Help! Can I do comedy without going crazy? #AskAvery

Meet Avery. She has 8 years experience as a comedian and 7 years experience as a teenager—and she is here to A your toughest Qs about comedy, family, romance, school, and the meaning of life (maybe). Got a problem you can’t solve or a goal you need help meeting? Ask Avery by DMing @GOLDComedy or emailing

Dear Avery,
I wanna be a comedian just like you, but I’m worried I’ll have to sacrifice my mental stability to the humor gods. How can I be hilarious AND healthy?
American Humor Story: Asylum?

Dear AHSA,
Ah yes, the age-old question of whether you can be a comic without drawing on trauma—or making it worse. Short answer…… YES, AND I EVEN RECOMMEND IT.
Now here’s the long answer:
I’m seeing a trend where younger and younger comics are diving deep into dark comedy: an approach in which subjects like war, violence, racism, sexism, basically every problem in the U.S.—I’m getting sad just thinking about it—is fair game for jokes.
Though many of these comedians do include personal stories—sometimes so horrible that the audience doesn’t know whether to laugh or call their therapists—you can be a dark comic without including yourself in the picture. Trust me, the world has enough issues for many hour-long specials if you wanna dive into the dark zone without losing your mind.
There are also tons of styles of comedy so if dealing with your problems through humor is making you sad, try something new. Observational humor, prop comedy, even just pure slapstick (imagine falling down the stairs into a pie in the face—sublime) are great options.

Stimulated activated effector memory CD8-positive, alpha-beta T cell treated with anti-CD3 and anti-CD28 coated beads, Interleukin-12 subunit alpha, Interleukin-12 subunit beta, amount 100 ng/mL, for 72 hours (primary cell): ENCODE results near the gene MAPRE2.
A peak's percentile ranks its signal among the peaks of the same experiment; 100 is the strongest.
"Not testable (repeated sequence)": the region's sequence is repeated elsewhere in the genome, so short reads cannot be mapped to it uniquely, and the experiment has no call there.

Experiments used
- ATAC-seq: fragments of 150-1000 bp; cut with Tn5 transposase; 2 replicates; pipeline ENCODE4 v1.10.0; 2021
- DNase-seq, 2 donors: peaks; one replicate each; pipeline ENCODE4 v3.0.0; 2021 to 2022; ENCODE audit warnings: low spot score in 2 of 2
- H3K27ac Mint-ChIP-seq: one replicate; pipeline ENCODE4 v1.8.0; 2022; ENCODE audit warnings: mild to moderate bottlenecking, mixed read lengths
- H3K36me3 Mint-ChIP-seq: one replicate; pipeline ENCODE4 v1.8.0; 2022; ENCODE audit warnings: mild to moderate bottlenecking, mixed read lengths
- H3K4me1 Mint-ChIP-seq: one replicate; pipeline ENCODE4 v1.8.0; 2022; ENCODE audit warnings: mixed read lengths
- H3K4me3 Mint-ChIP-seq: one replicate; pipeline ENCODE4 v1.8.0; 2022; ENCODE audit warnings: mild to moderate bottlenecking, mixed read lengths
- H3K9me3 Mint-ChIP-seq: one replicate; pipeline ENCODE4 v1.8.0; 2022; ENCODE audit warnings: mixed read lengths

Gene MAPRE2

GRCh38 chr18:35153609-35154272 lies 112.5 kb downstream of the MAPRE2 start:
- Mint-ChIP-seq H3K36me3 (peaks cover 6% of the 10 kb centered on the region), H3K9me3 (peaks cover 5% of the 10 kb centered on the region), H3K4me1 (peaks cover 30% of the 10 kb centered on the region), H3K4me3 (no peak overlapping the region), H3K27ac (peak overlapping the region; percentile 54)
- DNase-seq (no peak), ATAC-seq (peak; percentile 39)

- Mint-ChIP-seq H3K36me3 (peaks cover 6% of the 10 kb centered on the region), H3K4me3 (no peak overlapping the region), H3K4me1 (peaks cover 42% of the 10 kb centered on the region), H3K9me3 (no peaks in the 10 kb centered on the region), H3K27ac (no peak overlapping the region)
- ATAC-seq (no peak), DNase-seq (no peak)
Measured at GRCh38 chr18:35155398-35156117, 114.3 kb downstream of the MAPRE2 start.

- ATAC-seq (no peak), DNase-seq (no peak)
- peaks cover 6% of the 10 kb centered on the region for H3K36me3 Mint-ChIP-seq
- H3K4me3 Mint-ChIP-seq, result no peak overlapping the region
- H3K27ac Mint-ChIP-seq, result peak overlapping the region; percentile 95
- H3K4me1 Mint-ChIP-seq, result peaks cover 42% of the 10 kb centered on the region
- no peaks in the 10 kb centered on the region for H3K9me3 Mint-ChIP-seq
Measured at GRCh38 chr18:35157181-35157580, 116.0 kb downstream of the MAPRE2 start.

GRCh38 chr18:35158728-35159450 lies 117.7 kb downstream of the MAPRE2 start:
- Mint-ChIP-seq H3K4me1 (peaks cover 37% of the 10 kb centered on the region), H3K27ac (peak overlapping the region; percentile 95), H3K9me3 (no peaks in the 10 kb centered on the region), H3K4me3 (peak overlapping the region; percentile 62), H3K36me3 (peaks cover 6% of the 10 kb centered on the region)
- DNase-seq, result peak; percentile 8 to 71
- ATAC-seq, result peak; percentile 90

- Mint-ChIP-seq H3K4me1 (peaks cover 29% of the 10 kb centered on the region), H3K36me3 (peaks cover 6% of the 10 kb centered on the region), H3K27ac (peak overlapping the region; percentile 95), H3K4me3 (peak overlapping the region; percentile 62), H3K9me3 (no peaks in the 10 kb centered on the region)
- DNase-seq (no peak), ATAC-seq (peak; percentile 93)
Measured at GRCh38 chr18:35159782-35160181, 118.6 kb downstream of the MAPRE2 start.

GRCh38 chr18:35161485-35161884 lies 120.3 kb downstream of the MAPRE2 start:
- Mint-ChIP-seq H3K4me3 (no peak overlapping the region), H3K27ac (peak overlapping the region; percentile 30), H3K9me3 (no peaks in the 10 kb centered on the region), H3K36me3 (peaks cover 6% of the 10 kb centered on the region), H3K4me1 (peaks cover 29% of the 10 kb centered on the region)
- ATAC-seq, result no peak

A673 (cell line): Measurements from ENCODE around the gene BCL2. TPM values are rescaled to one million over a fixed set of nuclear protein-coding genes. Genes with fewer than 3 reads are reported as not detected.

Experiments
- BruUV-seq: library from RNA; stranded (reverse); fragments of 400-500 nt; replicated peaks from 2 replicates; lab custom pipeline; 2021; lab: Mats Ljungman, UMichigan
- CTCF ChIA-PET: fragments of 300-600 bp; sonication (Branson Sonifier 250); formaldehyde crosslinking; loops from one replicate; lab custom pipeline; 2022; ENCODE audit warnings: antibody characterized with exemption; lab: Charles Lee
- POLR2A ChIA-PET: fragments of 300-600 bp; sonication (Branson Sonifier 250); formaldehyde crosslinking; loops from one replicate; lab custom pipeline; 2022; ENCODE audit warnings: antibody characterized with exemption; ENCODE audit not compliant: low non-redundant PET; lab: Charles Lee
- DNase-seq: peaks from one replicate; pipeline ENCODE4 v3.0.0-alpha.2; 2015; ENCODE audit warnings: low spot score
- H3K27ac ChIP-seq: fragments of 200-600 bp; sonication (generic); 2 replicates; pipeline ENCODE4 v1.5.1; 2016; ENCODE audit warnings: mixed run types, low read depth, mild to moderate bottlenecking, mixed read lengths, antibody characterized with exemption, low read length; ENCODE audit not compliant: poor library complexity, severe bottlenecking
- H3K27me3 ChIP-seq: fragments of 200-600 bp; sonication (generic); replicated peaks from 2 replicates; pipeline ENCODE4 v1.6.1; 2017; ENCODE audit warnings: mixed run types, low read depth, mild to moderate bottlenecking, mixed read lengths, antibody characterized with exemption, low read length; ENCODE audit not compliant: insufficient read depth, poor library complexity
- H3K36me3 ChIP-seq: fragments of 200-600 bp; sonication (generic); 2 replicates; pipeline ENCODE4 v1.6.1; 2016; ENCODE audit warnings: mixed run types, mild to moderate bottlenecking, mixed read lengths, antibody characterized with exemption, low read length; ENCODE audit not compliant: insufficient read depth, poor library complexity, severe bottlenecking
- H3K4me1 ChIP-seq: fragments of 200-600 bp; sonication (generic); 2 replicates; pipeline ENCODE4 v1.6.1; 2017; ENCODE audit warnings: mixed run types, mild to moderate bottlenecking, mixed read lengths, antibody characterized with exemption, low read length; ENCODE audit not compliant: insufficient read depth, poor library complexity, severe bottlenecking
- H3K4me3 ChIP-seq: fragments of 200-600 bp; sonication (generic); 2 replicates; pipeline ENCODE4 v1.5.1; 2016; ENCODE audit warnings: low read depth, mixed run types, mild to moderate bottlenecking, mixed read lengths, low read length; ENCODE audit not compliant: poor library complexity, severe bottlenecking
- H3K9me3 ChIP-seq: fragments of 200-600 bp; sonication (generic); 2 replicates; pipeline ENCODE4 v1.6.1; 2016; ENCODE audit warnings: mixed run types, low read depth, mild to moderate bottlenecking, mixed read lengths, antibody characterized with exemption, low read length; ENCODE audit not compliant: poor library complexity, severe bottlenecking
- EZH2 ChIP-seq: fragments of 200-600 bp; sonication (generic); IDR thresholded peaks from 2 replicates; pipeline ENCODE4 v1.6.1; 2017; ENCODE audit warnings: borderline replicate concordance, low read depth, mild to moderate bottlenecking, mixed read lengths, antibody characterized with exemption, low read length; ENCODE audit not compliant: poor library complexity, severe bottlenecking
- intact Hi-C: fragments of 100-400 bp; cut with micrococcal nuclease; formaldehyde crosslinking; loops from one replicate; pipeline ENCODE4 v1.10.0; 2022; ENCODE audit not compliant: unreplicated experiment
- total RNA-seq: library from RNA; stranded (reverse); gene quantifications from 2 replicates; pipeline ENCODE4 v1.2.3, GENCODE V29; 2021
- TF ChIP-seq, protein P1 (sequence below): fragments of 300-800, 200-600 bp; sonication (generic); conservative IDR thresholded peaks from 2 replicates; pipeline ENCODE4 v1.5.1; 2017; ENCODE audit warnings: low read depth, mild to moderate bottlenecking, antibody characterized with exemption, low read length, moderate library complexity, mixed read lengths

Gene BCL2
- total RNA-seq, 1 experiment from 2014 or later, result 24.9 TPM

The other thing about comedy and pain is that comedy can help. Not just because “laughter is the best medicine,” tra la la, but because in order for you to have to write a joke about something tough, you have to be able to hold it far enough away from yourself to see what’s funny about it in the first place. So either you can’t write a good joke about pain until you’re ready—or, writing a joke about it will help you get there.
So never feel pressure to joke about something that (still) makes you uncomfortable. That will make the audience uncomfortable, which will make YOU uncomfortable, and…. SPIRAL OF UNCOMFORTABLE. Remember, comedy is supposed to be fun, for you and for the audience.
I love telling personal stories, and have even been able to joke about things like OCD, which I haven’t even talked to my ‘rents about. Sometimes joking about mental health can actually help normalize issues, but don’t put that genius brain of yours under any more stress than you need to.